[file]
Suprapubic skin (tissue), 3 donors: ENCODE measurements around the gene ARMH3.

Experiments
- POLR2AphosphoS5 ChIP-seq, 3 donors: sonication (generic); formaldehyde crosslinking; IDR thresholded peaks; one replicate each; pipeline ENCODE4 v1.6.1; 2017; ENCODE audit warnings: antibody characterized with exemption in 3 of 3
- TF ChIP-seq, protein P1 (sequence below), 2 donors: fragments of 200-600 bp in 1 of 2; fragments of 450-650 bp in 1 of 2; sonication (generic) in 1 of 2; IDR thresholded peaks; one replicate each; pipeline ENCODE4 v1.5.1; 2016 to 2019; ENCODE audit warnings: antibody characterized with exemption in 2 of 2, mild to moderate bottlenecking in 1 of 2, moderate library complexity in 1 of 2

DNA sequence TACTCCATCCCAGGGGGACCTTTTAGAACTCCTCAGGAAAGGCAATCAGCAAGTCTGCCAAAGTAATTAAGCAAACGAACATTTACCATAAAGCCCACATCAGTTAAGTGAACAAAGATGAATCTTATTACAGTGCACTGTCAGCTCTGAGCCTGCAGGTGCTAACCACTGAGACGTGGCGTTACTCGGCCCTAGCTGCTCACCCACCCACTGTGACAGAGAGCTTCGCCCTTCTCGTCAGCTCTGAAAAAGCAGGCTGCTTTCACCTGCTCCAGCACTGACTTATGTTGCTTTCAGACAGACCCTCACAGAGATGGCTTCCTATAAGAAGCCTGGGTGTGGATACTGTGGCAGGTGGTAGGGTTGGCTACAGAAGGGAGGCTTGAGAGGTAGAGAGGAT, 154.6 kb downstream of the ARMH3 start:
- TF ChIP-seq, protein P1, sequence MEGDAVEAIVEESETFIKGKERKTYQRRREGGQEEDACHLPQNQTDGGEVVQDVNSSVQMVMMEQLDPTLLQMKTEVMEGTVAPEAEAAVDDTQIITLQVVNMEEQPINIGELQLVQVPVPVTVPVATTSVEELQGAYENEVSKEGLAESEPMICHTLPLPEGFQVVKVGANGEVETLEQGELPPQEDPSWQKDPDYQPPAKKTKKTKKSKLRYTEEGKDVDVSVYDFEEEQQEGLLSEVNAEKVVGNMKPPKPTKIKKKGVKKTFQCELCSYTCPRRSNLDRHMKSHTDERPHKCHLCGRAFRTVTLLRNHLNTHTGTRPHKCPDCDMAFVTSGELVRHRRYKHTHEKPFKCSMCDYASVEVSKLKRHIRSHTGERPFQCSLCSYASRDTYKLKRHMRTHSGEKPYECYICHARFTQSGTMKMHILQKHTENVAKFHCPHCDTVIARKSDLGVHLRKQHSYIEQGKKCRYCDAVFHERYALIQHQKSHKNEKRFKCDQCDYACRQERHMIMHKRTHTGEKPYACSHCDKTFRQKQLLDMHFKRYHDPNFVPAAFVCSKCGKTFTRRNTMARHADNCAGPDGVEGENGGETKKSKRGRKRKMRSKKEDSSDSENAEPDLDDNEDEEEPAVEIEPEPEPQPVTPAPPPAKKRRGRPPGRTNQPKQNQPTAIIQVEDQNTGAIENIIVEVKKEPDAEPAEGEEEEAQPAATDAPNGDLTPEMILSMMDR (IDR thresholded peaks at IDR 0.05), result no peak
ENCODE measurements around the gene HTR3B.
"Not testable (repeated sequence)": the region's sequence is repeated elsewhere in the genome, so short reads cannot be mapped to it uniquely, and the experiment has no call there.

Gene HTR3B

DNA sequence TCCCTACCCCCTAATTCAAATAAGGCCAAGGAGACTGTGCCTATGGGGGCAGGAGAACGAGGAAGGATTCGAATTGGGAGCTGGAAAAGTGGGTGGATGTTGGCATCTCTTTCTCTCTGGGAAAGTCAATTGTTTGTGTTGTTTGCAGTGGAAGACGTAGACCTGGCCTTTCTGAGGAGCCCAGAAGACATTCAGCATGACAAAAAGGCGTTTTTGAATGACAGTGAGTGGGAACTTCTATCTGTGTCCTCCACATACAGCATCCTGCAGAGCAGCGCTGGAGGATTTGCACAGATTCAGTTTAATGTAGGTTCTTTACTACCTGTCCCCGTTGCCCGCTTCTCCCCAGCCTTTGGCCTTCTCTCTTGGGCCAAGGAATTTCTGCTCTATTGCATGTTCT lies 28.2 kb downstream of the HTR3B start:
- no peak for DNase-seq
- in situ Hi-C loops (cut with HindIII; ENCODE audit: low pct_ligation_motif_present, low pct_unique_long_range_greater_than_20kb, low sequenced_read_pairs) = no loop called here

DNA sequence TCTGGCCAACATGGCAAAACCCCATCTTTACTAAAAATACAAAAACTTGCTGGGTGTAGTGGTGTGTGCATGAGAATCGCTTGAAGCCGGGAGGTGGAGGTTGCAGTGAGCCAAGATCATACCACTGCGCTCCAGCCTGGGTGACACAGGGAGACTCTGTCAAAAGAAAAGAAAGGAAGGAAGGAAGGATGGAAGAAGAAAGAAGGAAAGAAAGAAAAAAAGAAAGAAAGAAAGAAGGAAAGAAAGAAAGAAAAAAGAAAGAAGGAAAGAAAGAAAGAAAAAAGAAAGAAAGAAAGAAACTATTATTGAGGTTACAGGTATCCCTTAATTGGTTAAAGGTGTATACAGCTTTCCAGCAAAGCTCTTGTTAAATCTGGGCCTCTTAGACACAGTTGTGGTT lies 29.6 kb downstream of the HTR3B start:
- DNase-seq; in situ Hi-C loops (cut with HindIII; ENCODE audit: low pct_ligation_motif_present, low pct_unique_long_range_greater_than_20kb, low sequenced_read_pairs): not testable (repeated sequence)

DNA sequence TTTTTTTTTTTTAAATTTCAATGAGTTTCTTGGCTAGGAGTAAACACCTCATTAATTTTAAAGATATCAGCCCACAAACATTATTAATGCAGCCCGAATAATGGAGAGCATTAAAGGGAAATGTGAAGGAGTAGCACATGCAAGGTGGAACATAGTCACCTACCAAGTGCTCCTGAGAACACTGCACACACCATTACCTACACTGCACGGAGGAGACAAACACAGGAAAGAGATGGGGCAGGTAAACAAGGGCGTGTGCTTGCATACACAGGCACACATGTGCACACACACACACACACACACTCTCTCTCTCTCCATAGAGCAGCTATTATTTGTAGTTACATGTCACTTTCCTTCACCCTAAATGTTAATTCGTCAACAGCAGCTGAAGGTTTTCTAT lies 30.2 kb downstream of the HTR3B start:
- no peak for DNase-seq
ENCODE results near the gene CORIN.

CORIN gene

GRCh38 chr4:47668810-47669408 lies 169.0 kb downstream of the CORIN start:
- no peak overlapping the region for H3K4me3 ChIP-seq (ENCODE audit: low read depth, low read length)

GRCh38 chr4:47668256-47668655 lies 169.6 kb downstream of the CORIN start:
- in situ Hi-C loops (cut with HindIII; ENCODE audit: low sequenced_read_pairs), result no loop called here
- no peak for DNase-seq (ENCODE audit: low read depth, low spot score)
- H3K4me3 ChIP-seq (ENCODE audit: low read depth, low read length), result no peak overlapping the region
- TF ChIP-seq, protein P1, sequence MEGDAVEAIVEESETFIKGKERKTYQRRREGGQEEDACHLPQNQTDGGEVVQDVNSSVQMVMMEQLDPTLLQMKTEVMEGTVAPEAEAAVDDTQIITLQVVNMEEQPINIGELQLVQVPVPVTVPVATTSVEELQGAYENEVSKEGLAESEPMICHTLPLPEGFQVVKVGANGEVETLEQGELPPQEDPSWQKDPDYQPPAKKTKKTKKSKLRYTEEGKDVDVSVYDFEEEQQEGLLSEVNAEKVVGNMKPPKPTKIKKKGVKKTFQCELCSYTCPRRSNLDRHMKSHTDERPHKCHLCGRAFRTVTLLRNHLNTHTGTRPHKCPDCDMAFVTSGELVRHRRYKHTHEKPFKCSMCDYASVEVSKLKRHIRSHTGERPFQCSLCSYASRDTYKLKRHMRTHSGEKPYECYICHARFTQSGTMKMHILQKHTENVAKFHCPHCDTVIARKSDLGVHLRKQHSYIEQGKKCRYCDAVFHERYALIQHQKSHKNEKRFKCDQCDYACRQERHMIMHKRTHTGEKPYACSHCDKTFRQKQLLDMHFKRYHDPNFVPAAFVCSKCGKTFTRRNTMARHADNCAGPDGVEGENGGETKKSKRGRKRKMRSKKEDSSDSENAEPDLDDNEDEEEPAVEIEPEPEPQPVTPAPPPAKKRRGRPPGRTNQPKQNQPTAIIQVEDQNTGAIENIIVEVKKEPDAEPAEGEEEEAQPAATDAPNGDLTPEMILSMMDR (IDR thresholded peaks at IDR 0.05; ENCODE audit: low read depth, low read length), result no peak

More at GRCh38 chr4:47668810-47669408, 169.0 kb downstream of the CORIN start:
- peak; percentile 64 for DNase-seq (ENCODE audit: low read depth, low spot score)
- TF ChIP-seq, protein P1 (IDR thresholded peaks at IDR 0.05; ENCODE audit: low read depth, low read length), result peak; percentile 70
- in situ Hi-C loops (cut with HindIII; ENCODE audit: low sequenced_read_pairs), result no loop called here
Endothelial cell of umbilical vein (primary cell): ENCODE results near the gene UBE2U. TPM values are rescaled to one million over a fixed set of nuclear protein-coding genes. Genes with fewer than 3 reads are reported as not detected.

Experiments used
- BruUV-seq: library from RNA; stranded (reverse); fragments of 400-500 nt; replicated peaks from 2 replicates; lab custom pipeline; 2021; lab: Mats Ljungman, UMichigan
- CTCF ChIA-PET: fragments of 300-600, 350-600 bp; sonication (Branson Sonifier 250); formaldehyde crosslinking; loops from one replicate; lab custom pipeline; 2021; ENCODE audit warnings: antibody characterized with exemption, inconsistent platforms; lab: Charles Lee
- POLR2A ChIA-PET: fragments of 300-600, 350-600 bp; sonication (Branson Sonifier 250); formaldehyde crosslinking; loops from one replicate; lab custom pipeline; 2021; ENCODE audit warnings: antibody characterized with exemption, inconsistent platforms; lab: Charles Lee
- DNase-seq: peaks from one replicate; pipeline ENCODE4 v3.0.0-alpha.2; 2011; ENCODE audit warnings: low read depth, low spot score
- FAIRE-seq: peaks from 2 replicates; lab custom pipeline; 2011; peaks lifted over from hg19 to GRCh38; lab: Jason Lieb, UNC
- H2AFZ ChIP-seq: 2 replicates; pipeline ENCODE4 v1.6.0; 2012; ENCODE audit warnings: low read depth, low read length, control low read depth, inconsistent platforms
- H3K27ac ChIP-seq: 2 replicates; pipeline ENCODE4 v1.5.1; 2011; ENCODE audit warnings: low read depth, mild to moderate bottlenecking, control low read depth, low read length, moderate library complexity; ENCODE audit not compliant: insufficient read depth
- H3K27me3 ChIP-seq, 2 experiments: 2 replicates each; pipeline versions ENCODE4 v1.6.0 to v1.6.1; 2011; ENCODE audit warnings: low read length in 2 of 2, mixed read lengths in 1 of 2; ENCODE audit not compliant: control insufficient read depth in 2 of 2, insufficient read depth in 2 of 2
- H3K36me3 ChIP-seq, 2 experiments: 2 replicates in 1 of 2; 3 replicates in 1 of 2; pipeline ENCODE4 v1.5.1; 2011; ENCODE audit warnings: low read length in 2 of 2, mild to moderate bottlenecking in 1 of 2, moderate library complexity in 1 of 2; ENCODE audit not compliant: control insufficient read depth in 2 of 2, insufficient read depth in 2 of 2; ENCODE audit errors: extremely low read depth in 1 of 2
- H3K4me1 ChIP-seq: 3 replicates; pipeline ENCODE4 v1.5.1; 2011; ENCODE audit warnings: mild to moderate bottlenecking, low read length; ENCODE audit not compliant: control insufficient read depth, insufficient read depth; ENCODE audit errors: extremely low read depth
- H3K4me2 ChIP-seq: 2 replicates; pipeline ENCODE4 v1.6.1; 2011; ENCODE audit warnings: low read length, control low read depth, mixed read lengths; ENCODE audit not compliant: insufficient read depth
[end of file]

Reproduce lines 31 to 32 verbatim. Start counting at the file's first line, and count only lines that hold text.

Experiments used
- BruUV-seq: library from RNA; stranded (reverse); fragments of 400-500 nt; replicated peaks from 2 replicates; lab custom pipeline; 2021; lab: Mats Ljungman, UMichigan